The lack of awareness for me was so stunning that it just stayed in my brain all this time.
I don't know if there's an interest in growing or changing, or learning something different than what she believes. And some people are like that.
They just have these closely-held beliefs and there isn't anything you can tell them, no amount of research or evidence or science that you can show them, that's going to change their mind. And that may just be, that might just be where she is.
I can understand what people would think that the credit would go to her for the casting of the show, because if they know she wrote the books, they would immediately assume that. People who are outside of the industry or who are like casual watchers of the show, or even readers, the books may not have ever thought about, the casting in the stories themselves.
So I can understand why they would think that Oh, this is great. The casting I, myself, with my knowledge of her, I would lay the credit for that at the feet of Shonda Rhimes and whoever works for her in the casting department. I think that they had enough wherewithal to know that it was going to be to their benefit to cast the show this way, regardless of the fact that the books don't look like that at all.
Andrea Martucci: Now, in case you think this was an isolated, one time comment there's a panel that took place at The Strand bookstore. Also from 2017. The panel was called Feminists Take on The Romance Genre, and it was hosted by Bustle Books. Bustle editor, Cristina Arreola moderated, and the panel featured Julia Quinn, Eloisa James, M aya Rodale, and Sarah MacLean.
These are four white historical romance authors. I transcribed this from YouTube, but I'm not going to share the audio since I don't have rights to it. I'll add the links to the video in the show notes. And, um, you can definitely go check to make sure that I represented this accurately.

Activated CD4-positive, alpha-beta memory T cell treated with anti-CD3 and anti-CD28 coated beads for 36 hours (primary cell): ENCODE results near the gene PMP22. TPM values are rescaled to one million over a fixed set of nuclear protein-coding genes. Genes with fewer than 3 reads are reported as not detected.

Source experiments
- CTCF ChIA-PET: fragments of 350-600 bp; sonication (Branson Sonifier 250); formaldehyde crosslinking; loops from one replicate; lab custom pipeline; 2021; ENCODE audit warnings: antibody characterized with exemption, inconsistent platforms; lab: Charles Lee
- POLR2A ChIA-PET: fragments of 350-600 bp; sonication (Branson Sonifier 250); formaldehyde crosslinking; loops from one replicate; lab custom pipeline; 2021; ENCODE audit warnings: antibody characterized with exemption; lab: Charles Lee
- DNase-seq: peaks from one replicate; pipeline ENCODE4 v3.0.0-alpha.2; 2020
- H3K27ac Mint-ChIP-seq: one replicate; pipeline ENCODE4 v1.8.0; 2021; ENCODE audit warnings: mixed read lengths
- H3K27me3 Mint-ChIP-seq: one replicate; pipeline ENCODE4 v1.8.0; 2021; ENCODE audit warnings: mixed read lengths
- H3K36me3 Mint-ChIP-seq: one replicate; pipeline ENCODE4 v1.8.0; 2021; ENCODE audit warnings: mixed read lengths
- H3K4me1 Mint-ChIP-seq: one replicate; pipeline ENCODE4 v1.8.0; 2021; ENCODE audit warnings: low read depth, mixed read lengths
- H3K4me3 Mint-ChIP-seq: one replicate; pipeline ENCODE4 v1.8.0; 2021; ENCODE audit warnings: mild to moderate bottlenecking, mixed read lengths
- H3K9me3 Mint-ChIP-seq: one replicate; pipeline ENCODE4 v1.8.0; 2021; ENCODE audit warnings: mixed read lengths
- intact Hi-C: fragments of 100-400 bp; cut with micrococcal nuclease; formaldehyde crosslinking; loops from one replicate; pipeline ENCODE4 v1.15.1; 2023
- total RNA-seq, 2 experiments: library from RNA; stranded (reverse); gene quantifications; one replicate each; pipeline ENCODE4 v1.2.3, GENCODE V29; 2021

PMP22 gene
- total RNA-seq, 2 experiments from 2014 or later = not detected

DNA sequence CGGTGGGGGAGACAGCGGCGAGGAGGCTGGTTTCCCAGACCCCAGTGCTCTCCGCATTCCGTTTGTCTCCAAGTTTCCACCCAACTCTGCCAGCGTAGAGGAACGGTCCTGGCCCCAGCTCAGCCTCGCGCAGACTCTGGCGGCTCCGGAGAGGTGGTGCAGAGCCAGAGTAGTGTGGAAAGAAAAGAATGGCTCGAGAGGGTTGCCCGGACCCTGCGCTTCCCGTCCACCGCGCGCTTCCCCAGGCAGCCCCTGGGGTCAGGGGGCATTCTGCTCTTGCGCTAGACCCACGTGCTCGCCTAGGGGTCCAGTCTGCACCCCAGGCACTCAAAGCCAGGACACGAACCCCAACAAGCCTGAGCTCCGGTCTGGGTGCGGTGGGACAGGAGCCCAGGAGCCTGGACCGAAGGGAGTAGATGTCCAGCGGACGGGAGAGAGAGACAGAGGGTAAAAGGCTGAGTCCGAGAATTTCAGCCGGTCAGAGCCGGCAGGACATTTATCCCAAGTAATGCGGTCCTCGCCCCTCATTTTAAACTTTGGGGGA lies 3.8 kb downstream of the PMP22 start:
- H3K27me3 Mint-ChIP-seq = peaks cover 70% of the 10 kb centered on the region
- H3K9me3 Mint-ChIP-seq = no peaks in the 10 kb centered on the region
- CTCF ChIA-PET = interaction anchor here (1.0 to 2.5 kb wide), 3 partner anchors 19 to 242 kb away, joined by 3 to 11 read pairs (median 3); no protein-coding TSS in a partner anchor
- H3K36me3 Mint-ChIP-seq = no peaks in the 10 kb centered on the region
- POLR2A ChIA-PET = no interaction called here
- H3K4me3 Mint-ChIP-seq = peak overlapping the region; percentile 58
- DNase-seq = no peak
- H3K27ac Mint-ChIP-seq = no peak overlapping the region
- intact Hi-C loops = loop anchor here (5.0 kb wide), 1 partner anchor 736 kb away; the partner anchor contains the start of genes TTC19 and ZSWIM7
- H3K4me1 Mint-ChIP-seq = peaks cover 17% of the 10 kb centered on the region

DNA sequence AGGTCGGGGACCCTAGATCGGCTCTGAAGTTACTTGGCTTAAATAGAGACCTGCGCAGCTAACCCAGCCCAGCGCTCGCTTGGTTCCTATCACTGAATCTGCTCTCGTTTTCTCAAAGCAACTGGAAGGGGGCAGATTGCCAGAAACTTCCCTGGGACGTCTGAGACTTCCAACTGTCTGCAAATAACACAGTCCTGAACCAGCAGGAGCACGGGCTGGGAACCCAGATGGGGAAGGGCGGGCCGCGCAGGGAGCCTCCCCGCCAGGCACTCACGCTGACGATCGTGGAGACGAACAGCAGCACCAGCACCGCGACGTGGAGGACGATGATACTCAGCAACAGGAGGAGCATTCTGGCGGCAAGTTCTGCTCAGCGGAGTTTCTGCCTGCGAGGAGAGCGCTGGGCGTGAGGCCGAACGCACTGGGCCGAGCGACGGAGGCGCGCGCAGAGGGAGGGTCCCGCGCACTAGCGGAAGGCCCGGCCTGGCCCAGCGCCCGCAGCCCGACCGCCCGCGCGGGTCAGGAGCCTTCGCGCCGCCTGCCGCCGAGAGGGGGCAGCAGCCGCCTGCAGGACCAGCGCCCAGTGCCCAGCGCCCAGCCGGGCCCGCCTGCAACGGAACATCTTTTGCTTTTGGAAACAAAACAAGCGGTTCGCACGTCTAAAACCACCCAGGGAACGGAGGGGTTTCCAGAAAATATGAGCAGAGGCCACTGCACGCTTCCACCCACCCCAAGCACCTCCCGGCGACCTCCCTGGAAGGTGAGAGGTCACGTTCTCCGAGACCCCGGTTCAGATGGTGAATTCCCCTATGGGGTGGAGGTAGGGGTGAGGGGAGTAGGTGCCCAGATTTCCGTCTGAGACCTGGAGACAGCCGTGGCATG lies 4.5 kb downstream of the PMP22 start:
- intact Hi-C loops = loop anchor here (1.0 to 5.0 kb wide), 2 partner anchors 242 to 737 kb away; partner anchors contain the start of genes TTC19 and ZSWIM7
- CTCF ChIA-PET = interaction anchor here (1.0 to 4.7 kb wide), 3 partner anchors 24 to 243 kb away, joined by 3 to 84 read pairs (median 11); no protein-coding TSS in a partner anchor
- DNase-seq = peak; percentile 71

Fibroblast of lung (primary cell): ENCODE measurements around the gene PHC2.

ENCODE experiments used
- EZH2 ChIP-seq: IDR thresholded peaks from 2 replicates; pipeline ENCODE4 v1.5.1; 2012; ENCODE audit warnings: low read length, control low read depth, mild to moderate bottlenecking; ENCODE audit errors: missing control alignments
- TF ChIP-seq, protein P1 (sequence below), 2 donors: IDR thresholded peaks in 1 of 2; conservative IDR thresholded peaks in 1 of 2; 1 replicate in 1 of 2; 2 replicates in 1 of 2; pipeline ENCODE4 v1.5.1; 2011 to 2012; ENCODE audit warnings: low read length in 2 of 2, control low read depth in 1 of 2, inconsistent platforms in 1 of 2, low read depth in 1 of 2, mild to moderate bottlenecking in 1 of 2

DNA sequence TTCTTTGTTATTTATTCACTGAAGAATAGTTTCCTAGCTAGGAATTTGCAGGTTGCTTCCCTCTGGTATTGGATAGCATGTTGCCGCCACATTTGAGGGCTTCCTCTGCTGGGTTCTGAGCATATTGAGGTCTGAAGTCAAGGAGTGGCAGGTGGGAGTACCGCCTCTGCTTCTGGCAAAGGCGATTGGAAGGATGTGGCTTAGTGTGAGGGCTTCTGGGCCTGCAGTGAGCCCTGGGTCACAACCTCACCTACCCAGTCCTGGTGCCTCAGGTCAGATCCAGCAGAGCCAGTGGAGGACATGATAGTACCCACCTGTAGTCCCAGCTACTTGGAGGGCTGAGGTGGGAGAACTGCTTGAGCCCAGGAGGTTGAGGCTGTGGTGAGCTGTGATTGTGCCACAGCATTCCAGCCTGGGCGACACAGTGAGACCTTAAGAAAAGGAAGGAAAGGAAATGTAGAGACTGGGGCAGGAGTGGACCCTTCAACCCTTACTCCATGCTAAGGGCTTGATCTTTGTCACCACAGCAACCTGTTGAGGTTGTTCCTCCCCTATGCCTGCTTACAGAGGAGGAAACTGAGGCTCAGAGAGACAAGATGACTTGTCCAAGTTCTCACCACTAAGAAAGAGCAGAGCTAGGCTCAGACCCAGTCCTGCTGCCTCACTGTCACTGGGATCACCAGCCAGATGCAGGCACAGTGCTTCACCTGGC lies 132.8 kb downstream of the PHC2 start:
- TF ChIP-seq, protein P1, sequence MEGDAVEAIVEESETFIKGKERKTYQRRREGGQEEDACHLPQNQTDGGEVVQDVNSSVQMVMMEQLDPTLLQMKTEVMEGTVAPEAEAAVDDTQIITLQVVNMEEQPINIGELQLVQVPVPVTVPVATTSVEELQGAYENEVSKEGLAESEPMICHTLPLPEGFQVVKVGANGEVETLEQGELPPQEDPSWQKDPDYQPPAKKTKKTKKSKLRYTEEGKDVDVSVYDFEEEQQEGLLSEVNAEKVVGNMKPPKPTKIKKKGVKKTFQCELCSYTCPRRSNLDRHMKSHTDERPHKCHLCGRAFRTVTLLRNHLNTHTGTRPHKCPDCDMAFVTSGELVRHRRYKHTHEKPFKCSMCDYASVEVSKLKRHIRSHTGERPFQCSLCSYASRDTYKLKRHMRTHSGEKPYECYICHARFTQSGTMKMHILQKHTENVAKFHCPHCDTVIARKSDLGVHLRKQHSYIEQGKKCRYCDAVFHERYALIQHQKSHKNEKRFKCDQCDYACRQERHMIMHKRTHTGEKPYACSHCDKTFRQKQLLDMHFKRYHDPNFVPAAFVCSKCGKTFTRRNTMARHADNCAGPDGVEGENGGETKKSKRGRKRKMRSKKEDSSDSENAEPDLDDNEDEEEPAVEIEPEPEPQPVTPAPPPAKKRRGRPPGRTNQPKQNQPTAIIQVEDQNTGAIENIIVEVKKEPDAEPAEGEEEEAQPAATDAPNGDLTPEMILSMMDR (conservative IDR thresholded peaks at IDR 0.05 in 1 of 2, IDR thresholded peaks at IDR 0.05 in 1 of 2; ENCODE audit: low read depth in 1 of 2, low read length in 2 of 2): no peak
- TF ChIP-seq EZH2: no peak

Around 45 minutes into the panel, the issue of racial diversity in historical romance comes up via Sarah MacLean's statement that the genre needs to be more intersectional in response to the moderator's question about the feminist gains the romance genre could achieve in the post-Trump world.
Eloisa James shares an anecdote about how she tried to write an Indian heroine and realized that she needed to own what she could and make space for things she can't write, ending by saying that they, referring to those of them on the panel, need to quote, "make space for other authors up here who aren't us" .
Then Julia Quinn jumps in. I cleaned this up slightly for clarity, meaning I removed a few sentences that were unnecessary, but this is straight from the transcript. Quote.
Andrea reading Julia Quinn transcript: " I really have to echo that. [00:39:00] Somebody asked me that question recently about introducing more diversity into my books. And it's difficult because first with the time period that I write in, I mean some say, oh, well, it really was diverse.
"I'm like, well, not among the Dukes. It's tricky because you read the Civil War romances and you're like, isn't it interesting that the heroine always seems to feel that, (and this is her exact phrasing as an aside) , her slave is really truly her equal and I'm thinking, well, she wasn't raised that way. She'd have to be pretty remarkable to figure this out on her own.
"So if she's going to feel that way, you need to explain to me how that came about. And a lot of times they didn't. And so, you know, I think, okay, I want to introduce diversity into my books. Maybe put a Jewish character in there. There were Jews in England at the time, but you know what? A lot of people really didn't like them. And for me to explain why my characters, who I like to think are fundamentally good and kind and true, suddenly find these people to be perfectly fine, and yeah sure. Marry them. No problem. You know, we don't care. I'd have to come up with a really good explanation of how that came about and that might have to be the story more than the actual love story.